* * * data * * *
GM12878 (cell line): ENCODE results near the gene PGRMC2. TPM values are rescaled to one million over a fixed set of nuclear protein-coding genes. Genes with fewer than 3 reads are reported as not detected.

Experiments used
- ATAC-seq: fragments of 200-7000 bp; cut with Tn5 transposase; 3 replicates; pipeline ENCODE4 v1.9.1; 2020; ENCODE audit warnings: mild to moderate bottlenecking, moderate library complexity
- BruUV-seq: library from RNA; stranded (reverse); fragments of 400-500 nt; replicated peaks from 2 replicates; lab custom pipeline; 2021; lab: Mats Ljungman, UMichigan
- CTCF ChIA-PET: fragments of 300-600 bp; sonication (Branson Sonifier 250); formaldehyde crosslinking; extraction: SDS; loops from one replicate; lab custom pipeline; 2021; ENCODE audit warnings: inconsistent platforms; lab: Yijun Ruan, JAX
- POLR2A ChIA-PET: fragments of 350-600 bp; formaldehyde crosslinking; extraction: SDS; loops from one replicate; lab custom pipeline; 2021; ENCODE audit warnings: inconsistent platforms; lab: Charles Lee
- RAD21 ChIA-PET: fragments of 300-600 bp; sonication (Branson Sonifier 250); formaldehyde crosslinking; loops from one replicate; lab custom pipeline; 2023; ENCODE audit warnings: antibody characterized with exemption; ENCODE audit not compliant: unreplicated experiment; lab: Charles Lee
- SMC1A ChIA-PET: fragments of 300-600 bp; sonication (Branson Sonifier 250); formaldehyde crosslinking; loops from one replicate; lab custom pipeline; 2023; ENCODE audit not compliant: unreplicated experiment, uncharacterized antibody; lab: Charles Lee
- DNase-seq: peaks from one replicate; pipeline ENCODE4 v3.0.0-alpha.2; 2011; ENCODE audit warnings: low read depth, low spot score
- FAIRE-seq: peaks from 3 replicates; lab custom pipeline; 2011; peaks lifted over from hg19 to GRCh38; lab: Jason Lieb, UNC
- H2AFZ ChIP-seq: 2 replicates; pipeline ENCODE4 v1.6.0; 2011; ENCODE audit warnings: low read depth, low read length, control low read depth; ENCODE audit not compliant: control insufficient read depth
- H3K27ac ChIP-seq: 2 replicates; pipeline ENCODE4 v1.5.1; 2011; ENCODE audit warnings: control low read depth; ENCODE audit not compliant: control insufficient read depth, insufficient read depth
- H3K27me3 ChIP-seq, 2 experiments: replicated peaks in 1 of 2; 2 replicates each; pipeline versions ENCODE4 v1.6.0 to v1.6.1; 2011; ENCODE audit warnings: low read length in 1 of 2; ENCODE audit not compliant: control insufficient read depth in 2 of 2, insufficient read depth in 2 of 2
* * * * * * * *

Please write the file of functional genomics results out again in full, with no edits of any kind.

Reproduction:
GM12878 (cell line): ENCODE results near the gene PGRMC2. TPM values are rescaled to one million over a fixed set of nuclear protein-coding genes. Genes with fewer than 3 reads are reported as not detected.

Experiments used
- ATAC-seq: fragments of 200-7000 bp; cut with Tn5 transposase; 3 replicates; pipeline ENCODE4 v1.9.1; 2020; ENCODE audit warnings: mild to moderate bottlenecking, moderate library complexity
- BruUV-seq: library from RNA; stranded (reverse); fragments of 400-500 nt; replicated peaks from 2 replicates; lab custom pipeline; 2021; lab: Mats Ljungman, UMichigan
- CTCF ChIA-PET: fragments of 300-600 bp; sonication (Branson Sonifier 250); formaldehyde crosslinking; extraction: SDS; loops from one replicate; lab custom pipeline; 2021; ENCODE audit warnings: inconsistent platforms; lab: Yijun Ruan, JAX
- POLR2A ChIA-PET: fragments of 350-600 bp; formaldehyde crosslinking; extraction: SDS; loops from one replicate; lab custom pipeline; 2021; ENCODE audit warnings: inconsistent platforms; lab: Charles Lee
- RAD21 ChIA-PET: fragments of 300-600 bp; sonication (Branson Sonifier 250); formaldehyde crosslinking; loops from one replicate; lab custom pipeline; 2023; ENCODE audit warnings: antibody characterized with exemption; ENCODE audit not compliant: unreplicated experiment; lab: Charles Lee
- SMC1A ChIA-PET: fragments of 300-600 bp; sonication (Branson Sonifier 250); formaldehyde crosslinking; loops from one replicate; lab custom pipeline; 2023; ENCODE audit not compliant: unreplicated experiment, uncharacterized antibody; lab: Charles Lee
- DNase-seq: peaks from one replicate; pipeline ENCODE4 v3.0.0-alpha.2; 2011; ENCODE audit warnings: low read depth, low spot score
- FAIRE-seq: peaks from 3 replicates; lab custom pipeline; 2011; peaks lifted over from hg19 to GRCh38; lab: Jason Lieb, UNC
- H2AFZ ChIP-seq: 2 replicates; pipeline ENCODE4 v1.6.0; 2011; ENCODE audit warnings: low read depth, low read length, control low read depth; ENCODE audit not compliant: control insufficient read depth
- H3K27ac ChIP-seq: 2 replicates; pipeline ENCODE4 v1.5.1; 2011; ENCODE audit warnings: control low read depth; ENCODE audit not compliant: control insufficient read depth, insufficient read depth
- H3K27me3 ChIP-seq, 2 experiments: replicated peaks in 1 of 2; 2 replicates each; pipeline versions ENCODE4 v1.6.0 to v1.6.1; 2011; ENCODE audit warnings: low read length in 1 of 2; ENCODE audit not compliant: control insufficient read depth in 2 of 2, insufficient read depth in 2 of 2